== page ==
SAN FRANCISCO – Willie Cauley-Stein is an asset. He is a lottery-pick bust. He is always getting better. He is an eternal underachiever.
What is Cauley-Stein’s ceiling as an NBA player?
To hear him tell it, even during this woeful season, there is a much better chance of discovering that as a member of the Warriors -- where the habitat is conducive to improvement -- than there ever was during his four years with the Sacramento Kings.
“If we didn’t have that chemistry off the court, or on the court – we all want to see each other do well – it would be miserable,” he said Thursday. “I’ve been on teams where they don’t like each other, and you’re losing and it’s a weird environment. It’s a bad work in environment.
“That’s one thing that I really have to say about this organization. The work environment is crazy. You have no choice but to get better if you come here.”
Before becoming a free agent in July and signing with the Warriors, Cauley-Stein spent his first four seasons with the Kings, who drafted him No. 6 overall in 2015. He played 295 games with the Kings, making 199 starts.
The Kings, disappointed in his production, let him walk. The Warriors wasted little time reaching out to the 7-foot center and offering a two-year contract worth $4.5 million. Year 2 is a player option, and Cauley-Stein sounds like a man eager to exercise it.
It’s not the big contract he had hoped for, but Cauley-Stein believes he is in the right place to raise his value should he go back on the open market.
Coach Steve Kerr raves about Cauley-Stein’s willingness to be coached, and sometimes that comes with criticism. The same could be said of the urgings of Warriors veteran Draymond Green, whose tongue spares no one.
“It just shows that they care,” Cauley-Stein said. “Some places, they don’t care. They’re going to let you bump your head, and then when you bump your head, they’re going to care and tell you what you did wrong. But before that, they’ve been watching you.”
To that end, Cauley-Stein, 26, spent an extra half hour after practice Thursday working on a variety of moves under the observation of veteran assistant Ron Adams.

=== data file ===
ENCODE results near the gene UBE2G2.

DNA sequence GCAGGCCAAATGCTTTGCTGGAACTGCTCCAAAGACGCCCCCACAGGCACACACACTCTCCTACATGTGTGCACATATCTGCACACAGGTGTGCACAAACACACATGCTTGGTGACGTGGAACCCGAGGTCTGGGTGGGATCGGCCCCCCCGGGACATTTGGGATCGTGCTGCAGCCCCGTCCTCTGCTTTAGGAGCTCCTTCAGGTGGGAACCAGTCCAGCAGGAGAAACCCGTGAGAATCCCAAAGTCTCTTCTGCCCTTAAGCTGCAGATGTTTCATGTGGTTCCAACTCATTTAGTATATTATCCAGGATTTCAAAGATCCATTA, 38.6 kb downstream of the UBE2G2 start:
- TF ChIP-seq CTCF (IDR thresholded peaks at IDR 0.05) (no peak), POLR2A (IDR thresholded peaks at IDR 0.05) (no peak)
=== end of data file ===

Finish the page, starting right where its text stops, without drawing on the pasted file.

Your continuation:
"He’s a guru, man,” Cauley-Stein said of the 72-year-old coach. “He sees something in my touch, in my shot. I’ve been seeing something in it. It’s, ‘Hey, man, you can shoot the ball. Let’s work on getting your base right, so you can make it when you shoot it.’
“That just leaves something in you. They see something that I’ve been waiting for somebody to see.”
After missing all of training camp, the preseason and the first three games with a sprained left foot, Cauley-Stein is starting to show glimpses of the skills that attracted the Warriors. Averaging 22.7 minutes – about five fewer than in the last two seasons in Sacramento – he’s shooting 56.0 percent from the field, slightly above his 53.4-percent career mark. He’s averaging 6.4 rebounds, precisely his career mark.
What has been a bit of a surprise is his shot-blocking. Though he came to the Warriors with a well-deserved reputation as a subpar rim protector, averaging 0.77 blocks per game, his 1.27 blocks per game project to be his best season by far.
When I asked how he accounts for the rise in blocks, Cauley-Stein paused for a few seconds, said he didn’t know and then explained that he mostly plays in a defense that accentuates his paint presence.
“That’s the whole thing,” he said. “Is the 5-man in the paint? If he’s not, you’re probably not going to get a block.”
Blocks, however, do not provide the satisfaction as another statistic rarely associated with 7-foot centers.
“I get juiced off steals,” he said, not concealing his fondness of the subject, “because I’m not supposed to get steals.”
Cauley-Stein’s 32 steals rank second on the team, behind only Green’s 33. The big man has researched and evaluated the impact of steals vs. dunks and concluded steals are more valuable.
“Most of the time when I get a block, it will go right back into their hands and they’ll lay it up,” he said. “If I get a block, it goes right back into their hands and they dunk it. I got a block. I got a stat, I guess, but they got a bucket.
“But with steals, it normally translates into a 3 or a dunk. I be trying to scheme on them steals.”
Having spent most of his career with the struggling Kings, it might be premature to assume Cauley-Stein is destined to be average at best – even though there are times when he looks the part. He definitely wants to be a player no one expect him to be.
If state of mind matters, he’s in the right place to summon the best of himself.